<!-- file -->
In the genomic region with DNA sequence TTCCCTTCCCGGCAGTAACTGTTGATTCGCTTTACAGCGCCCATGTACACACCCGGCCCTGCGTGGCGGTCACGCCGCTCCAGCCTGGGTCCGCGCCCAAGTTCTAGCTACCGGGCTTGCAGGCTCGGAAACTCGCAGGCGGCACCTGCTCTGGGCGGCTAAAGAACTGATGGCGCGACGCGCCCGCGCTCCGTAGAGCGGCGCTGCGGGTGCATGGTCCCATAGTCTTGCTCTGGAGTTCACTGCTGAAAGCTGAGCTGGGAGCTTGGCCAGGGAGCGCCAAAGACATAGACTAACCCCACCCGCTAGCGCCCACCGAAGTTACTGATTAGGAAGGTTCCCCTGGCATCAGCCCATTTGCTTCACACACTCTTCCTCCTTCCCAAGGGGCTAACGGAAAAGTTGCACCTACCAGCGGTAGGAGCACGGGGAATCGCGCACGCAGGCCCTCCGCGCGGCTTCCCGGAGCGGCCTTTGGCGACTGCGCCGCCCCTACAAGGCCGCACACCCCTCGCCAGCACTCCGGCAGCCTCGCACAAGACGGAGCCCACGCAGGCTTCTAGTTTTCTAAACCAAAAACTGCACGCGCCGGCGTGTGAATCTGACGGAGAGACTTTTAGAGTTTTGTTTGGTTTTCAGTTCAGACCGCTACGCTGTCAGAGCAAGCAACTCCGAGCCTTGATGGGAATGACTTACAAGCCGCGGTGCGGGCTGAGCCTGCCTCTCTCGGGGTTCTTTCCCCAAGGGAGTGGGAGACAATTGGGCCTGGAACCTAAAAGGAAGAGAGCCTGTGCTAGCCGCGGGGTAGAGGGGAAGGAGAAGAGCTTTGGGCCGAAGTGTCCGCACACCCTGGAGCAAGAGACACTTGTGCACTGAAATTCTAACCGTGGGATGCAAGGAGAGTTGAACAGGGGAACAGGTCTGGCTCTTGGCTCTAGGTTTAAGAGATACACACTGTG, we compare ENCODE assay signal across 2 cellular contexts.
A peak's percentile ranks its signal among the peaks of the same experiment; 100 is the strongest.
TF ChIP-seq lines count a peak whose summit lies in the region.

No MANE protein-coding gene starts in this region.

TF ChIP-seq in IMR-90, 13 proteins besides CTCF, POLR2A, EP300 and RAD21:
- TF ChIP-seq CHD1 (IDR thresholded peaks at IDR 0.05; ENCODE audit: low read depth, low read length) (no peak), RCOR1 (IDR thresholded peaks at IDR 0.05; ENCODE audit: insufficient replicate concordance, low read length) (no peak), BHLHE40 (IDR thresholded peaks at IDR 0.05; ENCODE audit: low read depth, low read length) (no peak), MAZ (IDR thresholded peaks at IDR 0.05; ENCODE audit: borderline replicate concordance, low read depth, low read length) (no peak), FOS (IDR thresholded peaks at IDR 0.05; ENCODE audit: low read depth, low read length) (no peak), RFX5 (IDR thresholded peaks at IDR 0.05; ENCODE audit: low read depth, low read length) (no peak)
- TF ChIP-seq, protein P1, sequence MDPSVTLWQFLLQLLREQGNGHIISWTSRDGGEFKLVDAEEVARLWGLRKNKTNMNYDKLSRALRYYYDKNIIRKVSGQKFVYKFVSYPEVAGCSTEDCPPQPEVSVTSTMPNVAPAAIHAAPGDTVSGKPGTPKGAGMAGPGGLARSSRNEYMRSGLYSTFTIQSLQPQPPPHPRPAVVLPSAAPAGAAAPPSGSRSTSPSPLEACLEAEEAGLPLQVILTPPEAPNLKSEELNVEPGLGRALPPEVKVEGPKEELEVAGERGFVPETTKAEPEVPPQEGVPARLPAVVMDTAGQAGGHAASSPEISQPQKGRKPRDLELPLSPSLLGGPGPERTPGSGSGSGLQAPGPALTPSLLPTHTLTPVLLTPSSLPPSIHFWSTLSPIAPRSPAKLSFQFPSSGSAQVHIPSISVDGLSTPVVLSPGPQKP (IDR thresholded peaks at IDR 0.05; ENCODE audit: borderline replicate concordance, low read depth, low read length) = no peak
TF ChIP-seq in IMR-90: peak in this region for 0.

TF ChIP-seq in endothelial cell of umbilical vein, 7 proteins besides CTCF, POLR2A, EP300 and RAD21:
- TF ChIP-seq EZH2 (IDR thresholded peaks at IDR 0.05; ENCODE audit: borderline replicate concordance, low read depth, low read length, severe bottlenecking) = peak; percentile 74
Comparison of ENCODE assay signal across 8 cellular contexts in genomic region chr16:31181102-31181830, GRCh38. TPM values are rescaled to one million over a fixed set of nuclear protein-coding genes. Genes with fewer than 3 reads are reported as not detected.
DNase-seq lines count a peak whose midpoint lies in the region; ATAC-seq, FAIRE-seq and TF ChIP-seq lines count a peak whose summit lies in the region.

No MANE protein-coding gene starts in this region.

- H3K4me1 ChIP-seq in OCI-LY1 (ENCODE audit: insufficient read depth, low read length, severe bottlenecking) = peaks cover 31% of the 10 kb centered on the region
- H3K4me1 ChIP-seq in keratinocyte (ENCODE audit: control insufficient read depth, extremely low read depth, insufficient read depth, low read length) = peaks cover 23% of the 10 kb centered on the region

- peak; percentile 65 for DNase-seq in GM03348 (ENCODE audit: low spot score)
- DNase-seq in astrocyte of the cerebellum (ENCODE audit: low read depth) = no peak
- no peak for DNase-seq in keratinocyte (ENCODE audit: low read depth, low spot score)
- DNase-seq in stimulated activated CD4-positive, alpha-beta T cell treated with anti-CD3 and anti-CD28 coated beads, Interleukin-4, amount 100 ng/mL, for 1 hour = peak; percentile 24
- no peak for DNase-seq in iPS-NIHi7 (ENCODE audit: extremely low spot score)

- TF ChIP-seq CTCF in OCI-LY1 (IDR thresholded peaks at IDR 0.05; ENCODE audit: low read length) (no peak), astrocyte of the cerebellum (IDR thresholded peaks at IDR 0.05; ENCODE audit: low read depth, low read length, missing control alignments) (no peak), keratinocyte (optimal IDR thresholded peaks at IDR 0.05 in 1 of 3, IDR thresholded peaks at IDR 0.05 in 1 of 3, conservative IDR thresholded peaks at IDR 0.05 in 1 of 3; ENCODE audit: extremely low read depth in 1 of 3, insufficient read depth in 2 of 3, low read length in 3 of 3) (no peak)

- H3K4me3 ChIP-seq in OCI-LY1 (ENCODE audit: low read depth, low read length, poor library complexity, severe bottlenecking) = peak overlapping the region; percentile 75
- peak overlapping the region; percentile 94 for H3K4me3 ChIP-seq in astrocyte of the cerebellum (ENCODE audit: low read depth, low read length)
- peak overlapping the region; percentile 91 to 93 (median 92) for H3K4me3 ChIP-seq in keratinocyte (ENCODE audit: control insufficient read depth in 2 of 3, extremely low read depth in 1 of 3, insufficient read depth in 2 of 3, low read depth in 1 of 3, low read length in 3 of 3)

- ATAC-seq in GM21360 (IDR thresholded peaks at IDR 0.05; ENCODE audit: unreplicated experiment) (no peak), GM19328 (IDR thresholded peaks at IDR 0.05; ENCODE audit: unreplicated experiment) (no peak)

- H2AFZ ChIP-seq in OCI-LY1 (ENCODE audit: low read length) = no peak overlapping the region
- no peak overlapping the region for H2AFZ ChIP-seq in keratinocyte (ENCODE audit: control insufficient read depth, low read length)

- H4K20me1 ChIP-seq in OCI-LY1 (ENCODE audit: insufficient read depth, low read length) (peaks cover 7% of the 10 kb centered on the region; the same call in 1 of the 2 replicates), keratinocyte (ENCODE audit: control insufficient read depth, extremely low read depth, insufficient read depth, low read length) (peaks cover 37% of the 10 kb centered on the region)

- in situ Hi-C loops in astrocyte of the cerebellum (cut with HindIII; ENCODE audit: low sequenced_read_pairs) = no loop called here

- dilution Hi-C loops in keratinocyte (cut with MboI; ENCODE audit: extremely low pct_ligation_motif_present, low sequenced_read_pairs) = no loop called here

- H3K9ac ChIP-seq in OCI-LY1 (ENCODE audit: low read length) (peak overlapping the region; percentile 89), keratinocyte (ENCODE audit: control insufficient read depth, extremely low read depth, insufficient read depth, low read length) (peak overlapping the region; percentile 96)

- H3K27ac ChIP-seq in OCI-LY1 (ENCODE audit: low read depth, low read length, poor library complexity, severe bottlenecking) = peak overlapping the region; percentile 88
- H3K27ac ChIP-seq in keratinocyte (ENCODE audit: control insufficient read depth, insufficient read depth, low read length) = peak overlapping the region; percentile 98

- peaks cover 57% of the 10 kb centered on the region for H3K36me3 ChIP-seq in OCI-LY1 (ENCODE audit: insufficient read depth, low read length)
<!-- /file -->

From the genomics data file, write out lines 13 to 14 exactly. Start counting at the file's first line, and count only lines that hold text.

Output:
No MANE protein-coding gene starts in this region.

- H3K4me1 ChIP-seq in OCI-LY1 (ENCODE audit: insufficient read depth, low read length, severe bottlenecking) = peaks cover 31% of the 10 kb centered on the region